Trade Talks – Nicholas D Lowry

Nicholas D. Lowry is CEO of Swann Auction GalleriesNicholas D. Lowry is President & Principal Auctioneer and Director, Poster Department of Swann Auction Galleries in New York. Founded in 1941, the auction house specialises in Rare and Antiquarian Books and is now the largest specialist auctioneer of Works on Paper in the world.

What are the current hot sellers?
At the moment there is no one ‘hot’ area in poster collecting. In general, the entire field is on the rise, which is in fact much healthier than there being some particular craze for certain images, as that kind of bubble always ends up bursting.

What antiques do you have at home?
I collect Czech posters and graphic design from between the wars.

What piece would you love to sell in the auction room?
Rosie the riveter posterMy dream item for years has been an original Rosie the Riveter poster. It is an image that everyone knows, but I have never seen one in real life, only illustrated in books. Unlike the majority of war posters, which were printed in large numbers by the government, Rosie the Riveter was privately printed by Westinghouse Electric as part of the war effort so far fewer were printed.

What has been your most exciting sale so far?
Our most exciting sales are coming up in the next year. We will be handling two very large private collections, one entirely Art Nouveau and the other Art Deco.

Will people go to auction houses in 20 years or will sales all be online?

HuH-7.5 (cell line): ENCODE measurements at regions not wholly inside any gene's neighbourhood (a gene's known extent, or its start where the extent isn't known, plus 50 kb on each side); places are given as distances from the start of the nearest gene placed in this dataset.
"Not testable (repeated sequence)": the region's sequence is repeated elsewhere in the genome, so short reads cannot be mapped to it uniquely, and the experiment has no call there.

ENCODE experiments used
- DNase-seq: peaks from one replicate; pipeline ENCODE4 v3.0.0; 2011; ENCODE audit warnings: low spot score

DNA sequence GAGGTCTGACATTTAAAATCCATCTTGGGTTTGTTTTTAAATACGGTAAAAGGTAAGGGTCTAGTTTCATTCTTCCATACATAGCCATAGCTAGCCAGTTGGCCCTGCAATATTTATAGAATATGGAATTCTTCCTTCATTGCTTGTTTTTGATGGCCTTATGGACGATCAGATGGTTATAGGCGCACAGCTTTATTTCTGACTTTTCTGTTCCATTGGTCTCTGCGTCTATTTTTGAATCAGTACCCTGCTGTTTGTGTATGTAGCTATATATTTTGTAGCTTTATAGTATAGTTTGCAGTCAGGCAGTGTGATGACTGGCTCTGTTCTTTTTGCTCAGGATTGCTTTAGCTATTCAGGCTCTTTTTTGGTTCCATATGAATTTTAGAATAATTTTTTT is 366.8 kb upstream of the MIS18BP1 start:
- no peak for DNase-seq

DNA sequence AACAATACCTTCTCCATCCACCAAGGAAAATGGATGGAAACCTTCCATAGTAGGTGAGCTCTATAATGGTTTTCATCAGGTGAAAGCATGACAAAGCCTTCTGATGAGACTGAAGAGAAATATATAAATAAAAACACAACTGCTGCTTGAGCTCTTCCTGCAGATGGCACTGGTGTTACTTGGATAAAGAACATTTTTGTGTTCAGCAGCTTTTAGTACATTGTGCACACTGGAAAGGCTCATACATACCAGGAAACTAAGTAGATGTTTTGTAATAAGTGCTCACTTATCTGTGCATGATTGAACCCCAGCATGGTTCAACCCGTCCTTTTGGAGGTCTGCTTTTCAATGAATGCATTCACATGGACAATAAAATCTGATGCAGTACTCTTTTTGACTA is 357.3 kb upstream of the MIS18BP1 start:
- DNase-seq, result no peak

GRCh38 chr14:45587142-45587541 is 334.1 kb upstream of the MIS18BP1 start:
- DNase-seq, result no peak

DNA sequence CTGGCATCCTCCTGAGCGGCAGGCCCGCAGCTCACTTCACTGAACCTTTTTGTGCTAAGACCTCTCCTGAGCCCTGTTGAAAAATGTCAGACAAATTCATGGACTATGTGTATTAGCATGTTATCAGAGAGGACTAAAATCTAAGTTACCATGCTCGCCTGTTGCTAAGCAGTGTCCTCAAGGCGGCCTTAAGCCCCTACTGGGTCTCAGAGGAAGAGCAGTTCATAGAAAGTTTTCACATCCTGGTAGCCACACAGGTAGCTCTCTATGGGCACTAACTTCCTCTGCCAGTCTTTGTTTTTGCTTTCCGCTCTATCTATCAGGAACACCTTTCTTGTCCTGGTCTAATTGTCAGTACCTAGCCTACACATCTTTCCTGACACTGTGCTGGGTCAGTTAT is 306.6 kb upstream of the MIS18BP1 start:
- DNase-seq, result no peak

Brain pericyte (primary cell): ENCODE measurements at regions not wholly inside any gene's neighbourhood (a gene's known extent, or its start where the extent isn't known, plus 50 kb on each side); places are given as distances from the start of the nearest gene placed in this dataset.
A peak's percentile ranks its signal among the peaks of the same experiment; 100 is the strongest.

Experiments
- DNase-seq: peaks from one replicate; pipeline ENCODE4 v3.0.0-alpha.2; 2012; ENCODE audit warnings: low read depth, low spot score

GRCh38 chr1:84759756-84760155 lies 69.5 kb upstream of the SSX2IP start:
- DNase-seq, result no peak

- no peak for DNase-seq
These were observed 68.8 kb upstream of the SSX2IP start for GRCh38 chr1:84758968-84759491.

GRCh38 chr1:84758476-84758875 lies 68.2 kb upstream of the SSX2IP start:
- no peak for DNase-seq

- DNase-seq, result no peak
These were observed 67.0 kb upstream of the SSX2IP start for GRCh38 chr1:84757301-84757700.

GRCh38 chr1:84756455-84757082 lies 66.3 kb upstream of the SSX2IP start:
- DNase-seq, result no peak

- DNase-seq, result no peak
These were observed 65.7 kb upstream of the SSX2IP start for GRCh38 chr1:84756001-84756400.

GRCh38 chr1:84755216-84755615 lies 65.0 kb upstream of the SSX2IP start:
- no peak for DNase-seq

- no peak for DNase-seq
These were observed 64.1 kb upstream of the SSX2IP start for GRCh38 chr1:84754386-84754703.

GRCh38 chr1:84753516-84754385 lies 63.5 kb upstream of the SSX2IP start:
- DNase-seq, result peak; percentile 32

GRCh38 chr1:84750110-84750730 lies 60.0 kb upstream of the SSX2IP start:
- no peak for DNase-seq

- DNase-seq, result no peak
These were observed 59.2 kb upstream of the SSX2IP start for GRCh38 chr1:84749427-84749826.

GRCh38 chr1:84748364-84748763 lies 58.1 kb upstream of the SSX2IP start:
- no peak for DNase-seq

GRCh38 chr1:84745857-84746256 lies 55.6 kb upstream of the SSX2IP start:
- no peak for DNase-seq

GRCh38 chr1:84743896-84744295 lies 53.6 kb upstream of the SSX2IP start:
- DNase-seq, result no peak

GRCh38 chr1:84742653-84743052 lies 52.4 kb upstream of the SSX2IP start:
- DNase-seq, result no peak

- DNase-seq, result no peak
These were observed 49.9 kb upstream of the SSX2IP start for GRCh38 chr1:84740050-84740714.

If the human condition develops into further lack of need to congregate with similarly-minded people, then attendance at auctions and exhibitions will entirely disappear. But I find that hard to imagine. There is too much psychology involved in auctions. If it were simply a matter of buying something (like a pair of jeans) then no one would ever show up. Or as technology develops further maybe there will be a third option . . . ?

Tell us some trade secrets – what are you top tips for being at an auction?
Know what you want to buy and how much you are willing to spend. I have often heard people say never go above the limit you have set for yourself. However, as a collector, if I don’t get something that I want because of an additional $100 or so, I tend to get very angry at myself the following day. Spend some time at an auction before the item(s) you want comes up.
Learn to follow the auctioneer and how the bidding works. That way you won’t be surprised or overwhelmed when it comes time to bid on the piece(s) you came for.
If you are meeting a friend at an auction do not wave at them when they come in. The auctioneer will always know what you are doing, so don’t worry about it being considered an erroneous bid, but you are likely to be the butt of a joke from the podium. Also, all you have heard about scratching your head or picking your ear is silly. A good auctioneer knows the difference.

Where are you favourite antique hunting destinations?
My favorite is Brimfield, Massachusetts, and I make a yearly pilgrimage in September.

Young people don’t like antiques – agree or disagree?
Old people don’t like antiques – agree or disagree? In every generation there are people who love antiques, who love antiquing and who love collecting. But similarly in every generation there are people who do not. I know a lot of younger people who collect. As a small aside, as someone who has been a collector since he was young, I find people who do not collect to be less interesting.

What’s the future for the trade?
I have spent a lot of time thinking about the future of the auction world, so much so that I have even begun researching (with an eye towards a book) the history of auctions. I can’t predict the future but I am confident that collecting is such a primal instinct or trait that there will always be auction houses around to cater to that large segment of society.

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